The API Briefing: Two Great Housing APIs and Why HUD Needs to Build More

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Recently, a reader pointed out that some of the APIs I write about are not really APIs but just datasets. Technically that is true but it only takes some development effort to turn a into an API. That is why I also highlight interesting federal datasets along with federal APIs. There are many federal datasets that should be APIs but how do agencies choose which datasets to build APIs? One way is through citizens demanding that an API be created from a popular dataset. So, that is why I publicize promising datasets that should be APIs.

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Before we start, let me explain the difference between a dataset and an API. A dataset can be a downloadable file such as a comma-delimited file (CSV), an Excel spreadsheet, or an XML file. A dataset can even be delivered as a JSON (Javascript Object Notation) file. Essentially, a dataset is just a data dump with no way to select a subset of the data (see this example). Once a developer builds methods to query the dataset and deliver a selected slice of the dataset, then you have an API. APIs can be programmed to read data from a dataset and even write data to a dataset. More complex APIs can also execute functions on applications built around datasets.

A great example of many datasets that should be APIs are the nearly 200 U.S. Department of Housing and Urban Development datasets. There is an amazing amount of housing data from public housing inspections to fair housing cases to free geographical information system (GIS) mapping files. Many apps could be built from HUD’s data that can provide insights into community housing and provide numerous services for HUD costumers.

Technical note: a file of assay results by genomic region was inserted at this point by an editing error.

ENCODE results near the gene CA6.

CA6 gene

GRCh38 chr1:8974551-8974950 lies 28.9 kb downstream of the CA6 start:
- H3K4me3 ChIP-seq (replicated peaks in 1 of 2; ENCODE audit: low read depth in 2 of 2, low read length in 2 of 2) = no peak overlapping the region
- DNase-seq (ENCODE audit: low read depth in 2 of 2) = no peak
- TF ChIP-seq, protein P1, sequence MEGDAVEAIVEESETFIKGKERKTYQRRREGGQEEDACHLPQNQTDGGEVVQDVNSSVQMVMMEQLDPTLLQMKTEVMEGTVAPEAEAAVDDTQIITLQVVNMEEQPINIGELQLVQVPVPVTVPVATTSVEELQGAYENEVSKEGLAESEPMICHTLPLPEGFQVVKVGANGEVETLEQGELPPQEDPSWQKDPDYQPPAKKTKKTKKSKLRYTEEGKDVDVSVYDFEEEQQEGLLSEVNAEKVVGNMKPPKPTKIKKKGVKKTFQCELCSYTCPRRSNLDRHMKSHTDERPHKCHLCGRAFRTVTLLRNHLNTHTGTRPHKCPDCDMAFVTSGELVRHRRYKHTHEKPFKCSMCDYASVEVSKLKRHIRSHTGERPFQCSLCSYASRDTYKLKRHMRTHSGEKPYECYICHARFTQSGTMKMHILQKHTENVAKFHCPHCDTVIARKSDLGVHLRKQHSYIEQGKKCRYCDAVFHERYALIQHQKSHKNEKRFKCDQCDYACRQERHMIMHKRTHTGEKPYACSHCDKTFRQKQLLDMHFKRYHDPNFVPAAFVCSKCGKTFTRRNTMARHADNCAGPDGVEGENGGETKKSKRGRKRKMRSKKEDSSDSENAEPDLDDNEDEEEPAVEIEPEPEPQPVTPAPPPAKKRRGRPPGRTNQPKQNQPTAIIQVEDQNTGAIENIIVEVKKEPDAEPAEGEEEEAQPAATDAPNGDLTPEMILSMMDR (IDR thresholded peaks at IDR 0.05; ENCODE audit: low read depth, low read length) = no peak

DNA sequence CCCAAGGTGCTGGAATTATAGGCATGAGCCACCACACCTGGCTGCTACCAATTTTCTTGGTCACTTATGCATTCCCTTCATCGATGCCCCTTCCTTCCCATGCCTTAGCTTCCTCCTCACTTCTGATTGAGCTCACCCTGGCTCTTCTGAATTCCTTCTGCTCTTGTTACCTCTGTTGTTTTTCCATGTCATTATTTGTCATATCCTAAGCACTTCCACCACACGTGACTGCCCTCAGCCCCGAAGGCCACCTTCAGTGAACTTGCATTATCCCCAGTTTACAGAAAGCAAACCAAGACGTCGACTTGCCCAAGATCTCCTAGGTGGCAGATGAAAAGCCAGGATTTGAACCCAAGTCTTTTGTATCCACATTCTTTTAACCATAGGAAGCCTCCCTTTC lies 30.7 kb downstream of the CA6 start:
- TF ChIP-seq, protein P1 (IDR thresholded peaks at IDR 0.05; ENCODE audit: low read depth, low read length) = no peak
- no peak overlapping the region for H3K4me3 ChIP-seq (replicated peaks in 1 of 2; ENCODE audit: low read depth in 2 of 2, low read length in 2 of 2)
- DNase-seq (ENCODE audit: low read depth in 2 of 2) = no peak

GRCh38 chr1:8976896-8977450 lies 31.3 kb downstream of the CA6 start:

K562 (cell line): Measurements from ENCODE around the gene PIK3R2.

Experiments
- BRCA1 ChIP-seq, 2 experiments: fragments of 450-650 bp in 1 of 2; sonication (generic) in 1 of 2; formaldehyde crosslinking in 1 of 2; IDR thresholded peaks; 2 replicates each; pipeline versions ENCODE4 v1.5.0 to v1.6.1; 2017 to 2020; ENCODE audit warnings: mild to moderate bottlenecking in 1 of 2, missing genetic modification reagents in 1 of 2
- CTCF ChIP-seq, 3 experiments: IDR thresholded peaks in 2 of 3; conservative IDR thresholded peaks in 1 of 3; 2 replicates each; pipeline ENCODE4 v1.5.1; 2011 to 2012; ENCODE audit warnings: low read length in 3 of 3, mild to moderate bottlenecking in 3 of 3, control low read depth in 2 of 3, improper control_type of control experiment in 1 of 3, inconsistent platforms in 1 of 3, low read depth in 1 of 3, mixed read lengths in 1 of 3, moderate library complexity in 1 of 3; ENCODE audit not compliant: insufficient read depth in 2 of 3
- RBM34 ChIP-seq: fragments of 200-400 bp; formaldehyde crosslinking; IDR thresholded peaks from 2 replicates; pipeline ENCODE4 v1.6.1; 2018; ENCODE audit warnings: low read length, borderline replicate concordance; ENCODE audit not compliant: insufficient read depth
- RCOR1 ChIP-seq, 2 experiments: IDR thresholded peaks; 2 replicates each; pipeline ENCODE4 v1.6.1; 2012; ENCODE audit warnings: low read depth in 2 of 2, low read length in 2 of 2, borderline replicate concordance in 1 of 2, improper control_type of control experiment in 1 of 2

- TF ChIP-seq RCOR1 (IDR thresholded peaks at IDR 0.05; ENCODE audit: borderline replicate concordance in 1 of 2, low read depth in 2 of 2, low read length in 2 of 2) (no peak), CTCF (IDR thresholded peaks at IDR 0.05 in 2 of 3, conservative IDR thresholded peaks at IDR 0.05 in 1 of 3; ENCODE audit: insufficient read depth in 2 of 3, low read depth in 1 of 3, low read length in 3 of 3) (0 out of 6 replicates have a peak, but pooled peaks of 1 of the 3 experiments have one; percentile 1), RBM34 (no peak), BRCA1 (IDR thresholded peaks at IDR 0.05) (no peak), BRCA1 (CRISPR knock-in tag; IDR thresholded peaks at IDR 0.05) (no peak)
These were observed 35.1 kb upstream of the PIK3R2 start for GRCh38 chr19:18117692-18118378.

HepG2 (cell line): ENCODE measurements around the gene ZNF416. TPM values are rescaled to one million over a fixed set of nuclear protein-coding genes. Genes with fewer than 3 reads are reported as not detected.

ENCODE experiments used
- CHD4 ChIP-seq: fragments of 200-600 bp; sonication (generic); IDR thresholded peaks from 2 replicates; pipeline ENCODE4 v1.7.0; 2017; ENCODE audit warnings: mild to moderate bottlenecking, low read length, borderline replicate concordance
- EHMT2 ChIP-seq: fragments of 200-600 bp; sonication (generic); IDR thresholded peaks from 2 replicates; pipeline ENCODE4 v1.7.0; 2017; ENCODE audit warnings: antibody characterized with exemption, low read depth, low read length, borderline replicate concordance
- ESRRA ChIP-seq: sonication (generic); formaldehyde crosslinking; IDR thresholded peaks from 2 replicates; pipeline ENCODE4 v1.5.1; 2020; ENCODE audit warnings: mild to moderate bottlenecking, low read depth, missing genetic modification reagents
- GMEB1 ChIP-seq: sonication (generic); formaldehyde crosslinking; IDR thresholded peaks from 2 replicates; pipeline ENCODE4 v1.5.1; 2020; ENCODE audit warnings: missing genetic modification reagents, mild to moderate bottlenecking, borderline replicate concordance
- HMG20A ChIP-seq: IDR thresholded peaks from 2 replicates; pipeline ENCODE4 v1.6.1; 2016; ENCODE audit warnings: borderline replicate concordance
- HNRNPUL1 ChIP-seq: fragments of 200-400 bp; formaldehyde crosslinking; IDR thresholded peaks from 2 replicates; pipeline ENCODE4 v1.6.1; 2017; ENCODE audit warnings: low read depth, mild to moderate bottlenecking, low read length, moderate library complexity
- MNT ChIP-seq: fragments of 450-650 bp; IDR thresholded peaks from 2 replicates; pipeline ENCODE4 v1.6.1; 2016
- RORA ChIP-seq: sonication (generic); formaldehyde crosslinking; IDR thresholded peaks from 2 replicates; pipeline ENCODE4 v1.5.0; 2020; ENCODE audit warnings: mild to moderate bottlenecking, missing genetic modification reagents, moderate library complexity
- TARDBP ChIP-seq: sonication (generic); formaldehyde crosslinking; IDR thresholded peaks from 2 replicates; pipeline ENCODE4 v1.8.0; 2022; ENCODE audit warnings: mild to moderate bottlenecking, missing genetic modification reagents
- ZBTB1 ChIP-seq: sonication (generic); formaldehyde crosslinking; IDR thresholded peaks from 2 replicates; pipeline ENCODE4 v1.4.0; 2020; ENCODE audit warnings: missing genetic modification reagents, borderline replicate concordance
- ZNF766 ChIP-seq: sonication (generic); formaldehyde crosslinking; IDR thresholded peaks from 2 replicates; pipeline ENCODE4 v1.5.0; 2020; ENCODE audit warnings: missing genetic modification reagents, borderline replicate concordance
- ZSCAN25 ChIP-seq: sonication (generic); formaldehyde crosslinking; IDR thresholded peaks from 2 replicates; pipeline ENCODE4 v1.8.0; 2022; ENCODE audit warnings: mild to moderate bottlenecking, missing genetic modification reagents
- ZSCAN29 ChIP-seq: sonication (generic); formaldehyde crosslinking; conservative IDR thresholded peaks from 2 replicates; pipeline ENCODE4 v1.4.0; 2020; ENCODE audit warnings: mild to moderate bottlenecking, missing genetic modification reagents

The two existing HUD APIs demonstrate why more need to be created. There is the “Housing Counselor Web Service” and the “Section 3 Business Locator Web Service.” The Housing Counselor locates counseling services for customers who need HUD counseling while the Section 3 business locator gives the location of businesses that provide services to low-income housing recipients.

Both of the HUD APIs have good documentation pages and a good information service that demonstrates the kind of information delivered by the APIs. The APIs can easily be incorporated with other APIs to create useful community housing services apps. Moreover, HUD has 200+ more potential APIs that could be extremely useful to state and local governments along with HUD customers and community development organizations._Each week in “The API Briefing,” I will showcase government APIs and the latest API news and trends. Visit this blog every week to learn how government APIs are transforming government and improving government services for the American people. If you have ideas for a topic or have questions about APIs, please contact me via email._ _Dr. William A. Brantley is the HRIS Branch Chief in the USDA’s Rural Development Human Resources Office. You can find out more about his non-federal work in this space at BillBrantley.com. All opinions are his own and do not reflect the opinions of the USDA and GSA._

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